I'm a rather intuitive optimist I suppose. I appreciate that insight. I’ve never thought about it being “natural” to some more than to others. But, as you say, it is definitely a deliberate choice, whether one tends to it or learns its value by struggle. If it is not supported by conviction, I suspect the intuitive optimists could be easily converted to the worst pessimists going when their experiences do not always prove out their expectations. One must include the awareness of that possibility in one’s optimism and know what it means. I've heard it said that disappointment is the only real defeat. Best to know how to respond to those experiences!

I’ve been a case in point a few times in my life!

What I've needed to add to my personal perspective is firmly pairing it with reality. So I consider myself to be either a realistic optimist or an optimistic realist - or both, as needed. When "bad" things happen - they're real. They don’t disprove one’s joy and positivity. They simply present an opportunity to apply them. One must accept the experience, see it with clarity, fix what can be fixed, and let go of what cannot - or some balance of those two ends of the bell curve of experiences of life.

I definitely admire your focus and your ability to present your views! "Tough-Minded Positivity" is a good and viable attribute. It's needed especially in this brave new century, - which often seems hell-bent on negativity even in its pursuit of fun. So again – thumbs up!!

By the way, the inspirational writers & thinkers which you mention have touched my life, too, among others.

ps - I also firmly believe as you mention that expecting bad things literally "draws" them to one (or one to them!). The converse is also true. Expecting the better things draws them, as well. The subconscious is like a robot, finding the means to fulfill whatever it's programmed to believe is expected! It "does what it's told", in other words. It finds situations an applies one's energies to fulfilling it, with no regard for anything else.. So one's openness to either kind of expectations allows them to find friendly soil to flourish & to establish establish an even more permanent "home" there in one's consciousness!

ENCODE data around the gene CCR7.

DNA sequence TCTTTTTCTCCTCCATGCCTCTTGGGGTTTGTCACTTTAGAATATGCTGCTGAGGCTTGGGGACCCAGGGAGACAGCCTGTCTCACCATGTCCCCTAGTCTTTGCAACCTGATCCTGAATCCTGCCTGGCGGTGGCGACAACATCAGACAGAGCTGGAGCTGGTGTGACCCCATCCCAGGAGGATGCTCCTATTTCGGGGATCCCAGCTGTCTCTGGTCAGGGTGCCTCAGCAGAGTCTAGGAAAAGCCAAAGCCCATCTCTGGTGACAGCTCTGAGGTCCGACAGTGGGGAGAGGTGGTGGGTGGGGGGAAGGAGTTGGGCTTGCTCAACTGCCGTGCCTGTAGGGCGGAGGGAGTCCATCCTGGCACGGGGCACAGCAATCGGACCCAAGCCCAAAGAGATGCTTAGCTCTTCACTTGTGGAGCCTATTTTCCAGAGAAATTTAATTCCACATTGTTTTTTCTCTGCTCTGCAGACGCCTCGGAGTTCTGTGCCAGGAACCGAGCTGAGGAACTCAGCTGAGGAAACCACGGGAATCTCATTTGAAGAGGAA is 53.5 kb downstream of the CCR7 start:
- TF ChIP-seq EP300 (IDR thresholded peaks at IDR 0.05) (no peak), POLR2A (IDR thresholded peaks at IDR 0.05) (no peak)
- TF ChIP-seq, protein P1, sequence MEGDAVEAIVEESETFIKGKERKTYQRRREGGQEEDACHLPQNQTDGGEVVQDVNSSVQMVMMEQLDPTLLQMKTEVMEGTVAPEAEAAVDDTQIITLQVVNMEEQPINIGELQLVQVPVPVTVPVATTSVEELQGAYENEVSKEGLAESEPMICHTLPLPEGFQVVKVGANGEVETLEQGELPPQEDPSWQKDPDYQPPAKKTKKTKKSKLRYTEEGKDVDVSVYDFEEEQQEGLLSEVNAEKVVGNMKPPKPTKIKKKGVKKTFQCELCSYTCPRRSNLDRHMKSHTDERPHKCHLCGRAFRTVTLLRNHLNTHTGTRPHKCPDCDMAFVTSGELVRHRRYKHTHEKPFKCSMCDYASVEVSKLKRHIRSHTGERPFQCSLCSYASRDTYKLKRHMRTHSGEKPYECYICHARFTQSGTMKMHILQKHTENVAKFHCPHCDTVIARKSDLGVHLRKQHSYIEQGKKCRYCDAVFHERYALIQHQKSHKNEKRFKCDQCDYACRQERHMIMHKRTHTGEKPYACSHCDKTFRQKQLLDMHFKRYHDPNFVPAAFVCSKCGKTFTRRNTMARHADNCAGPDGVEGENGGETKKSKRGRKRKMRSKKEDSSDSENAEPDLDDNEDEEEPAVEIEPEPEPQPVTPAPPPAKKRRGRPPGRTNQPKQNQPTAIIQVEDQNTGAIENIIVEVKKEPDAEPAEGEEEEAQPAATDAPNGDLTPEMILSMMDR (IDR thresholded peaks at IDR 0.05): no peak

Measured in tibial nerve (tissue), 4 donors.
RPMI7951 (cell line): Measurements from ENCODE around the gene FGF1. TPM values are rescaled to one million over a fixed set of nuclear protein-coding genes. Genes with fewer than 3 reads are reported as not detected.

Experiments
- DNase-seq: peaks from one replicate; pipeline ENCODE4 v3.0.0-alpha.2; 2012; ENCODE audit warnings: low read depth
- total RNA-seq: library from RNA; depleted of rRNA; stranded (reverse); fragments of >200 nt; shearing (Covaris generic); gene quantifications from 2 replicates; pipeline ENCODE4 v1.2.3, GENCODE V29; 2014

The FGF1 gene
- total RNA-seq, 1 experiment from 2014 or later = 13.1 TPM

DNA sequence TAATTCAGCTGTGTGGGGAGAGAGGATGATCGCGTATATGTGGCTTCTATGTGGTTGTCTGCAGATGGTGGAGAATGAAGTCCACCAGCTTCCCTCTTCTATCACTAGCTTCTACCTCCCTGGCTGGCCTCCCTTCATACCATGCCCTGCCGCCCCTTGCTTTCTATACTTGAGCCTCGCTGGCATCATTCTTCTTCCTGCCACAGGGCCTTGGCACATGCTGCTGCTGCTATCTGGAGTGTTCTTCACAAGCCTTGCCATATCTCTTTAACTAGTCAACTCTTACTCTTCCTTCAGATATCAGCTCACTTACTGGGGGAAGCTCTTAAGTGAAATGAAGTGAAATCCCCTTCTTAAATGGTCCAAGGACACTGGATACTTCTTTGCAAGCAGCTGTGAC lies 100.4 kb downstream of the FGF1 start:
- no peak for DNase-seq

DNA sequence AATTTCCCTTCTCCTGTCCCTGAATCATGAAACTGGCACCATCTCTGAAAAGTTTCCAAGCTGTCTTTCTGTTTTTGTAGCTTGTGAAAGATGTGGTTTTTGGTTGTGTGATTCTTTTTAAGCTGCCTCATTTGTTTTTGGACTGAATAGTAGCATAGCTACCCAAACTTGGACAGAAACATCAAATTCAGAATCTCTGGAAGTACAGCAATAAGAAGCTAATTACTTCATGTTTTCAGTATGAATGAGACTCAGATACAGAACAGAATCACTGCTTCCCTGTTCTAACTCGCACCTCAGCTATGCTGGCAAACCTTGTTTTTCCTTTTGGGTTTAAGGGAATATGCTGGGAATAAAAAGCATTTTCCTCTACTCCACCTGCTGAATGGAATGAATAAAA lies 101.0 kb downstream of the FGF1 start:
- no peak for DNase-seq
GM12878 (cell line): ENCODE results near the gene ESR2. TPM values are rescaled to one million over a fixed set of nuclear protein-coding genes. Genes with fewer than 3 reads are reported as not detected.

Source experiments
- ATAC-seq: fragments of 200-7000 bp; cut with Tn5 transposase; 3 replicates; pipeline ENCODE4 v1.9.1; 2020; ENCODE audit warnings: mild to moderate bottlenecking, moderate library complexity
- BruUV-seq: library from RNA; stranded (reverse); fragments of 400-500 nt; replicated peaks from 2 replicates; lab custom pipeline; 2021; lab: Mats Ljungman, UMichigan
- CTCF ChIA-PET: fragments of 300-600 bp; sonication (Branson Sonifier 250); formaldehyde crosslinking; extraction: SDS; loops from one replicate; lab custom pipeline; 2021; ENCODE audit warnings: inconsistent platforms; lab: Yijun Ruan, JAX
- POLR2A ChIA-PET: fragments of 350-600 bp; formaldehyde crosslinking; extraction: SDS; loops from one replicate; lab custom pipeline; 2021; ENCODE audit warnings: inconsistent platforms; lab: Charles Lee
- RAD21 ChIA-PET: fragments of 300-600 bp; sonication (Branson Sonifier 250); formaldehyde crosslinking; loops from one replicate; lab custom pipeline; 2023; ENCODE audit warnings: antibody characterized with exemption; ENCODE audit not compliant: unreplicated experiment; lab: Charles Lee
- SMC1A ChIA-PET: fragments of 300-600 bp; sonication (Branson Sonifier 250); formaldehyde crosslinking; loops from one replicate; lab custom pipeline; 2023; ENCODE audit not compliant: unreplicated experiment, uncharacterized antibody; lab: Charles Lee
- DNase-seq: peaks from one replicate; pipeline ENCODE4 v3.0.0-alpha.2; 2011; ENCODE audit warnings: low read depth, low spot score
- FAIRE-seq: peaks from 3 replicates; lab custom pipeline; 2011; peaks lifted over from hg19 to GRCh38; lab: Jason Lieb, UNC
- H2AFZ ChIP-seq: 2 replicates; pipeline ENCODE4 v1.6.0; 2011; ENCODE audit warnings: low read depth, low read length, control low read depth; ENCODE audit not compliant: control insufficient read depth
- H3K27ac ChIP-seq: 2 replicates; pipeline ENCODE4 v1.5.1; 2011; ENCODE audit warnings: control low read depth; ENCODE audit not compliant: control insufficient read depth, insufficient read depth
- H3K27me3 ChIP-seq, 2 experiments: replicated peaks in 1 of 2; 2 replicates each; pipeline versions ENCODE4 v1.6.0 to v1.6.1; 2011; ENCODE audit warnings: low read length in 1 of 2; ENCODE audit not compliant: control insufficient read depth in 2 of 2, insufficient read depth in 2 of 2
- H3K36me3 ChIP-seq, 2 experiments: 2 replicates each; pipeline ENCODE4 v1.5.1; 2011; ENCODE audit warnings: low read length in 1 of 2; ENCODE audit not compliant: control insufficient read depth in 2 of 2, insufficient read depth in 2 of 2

Gregory S Williams (author) from California on January 28, 2010:

Hanna - thank you for pairing me with Peale! Staying positive and resilient is a struggle and a choice - it's not intuitive for me. I appreciate your kind thoughts...

HealthyHanna from Utah on January 27, 2010:

Very Insightful. I was raised on Norman Vincent Peale pholosophy as well. It has been very interesting to me to see how the majority of the humanity was not. Most think I am a 'different thinker'. I am sorry for those not familiar with people like you and Peale.

Gregory S Williams (author) from California on January 25, 2010:

Thanks Tony - I appreciate the check-in!

Tony McGregor from South Africa on January 25, 2010:

Great piece - thanks, Gerg. Will come back and read it again soon.

Love and peace


Gregory S Williams (author) from California on January 25, 2010:

Thanks Lorraine. I wish I could say continued work toward being resilient is fun, but it's not. You look at the Dalai Lama and other spiritual leaders, and you know their lives are tough, but they keep smiling and giving.

Good for you that you keep bouncing back! I sincerely appreciate your comment ~


Lorraine on January 25, 2010:

Your piece is inspirational and sobering! Good job! I thank you - sometimes we need someone to remind us of the realities in life. I've bounced back from many "road cave ins" and, while I'm traveling a new road, it's good to be reminded, "I've been through other things and I've survived; I'll succeed again" even though the prospects are not too clear at the moment.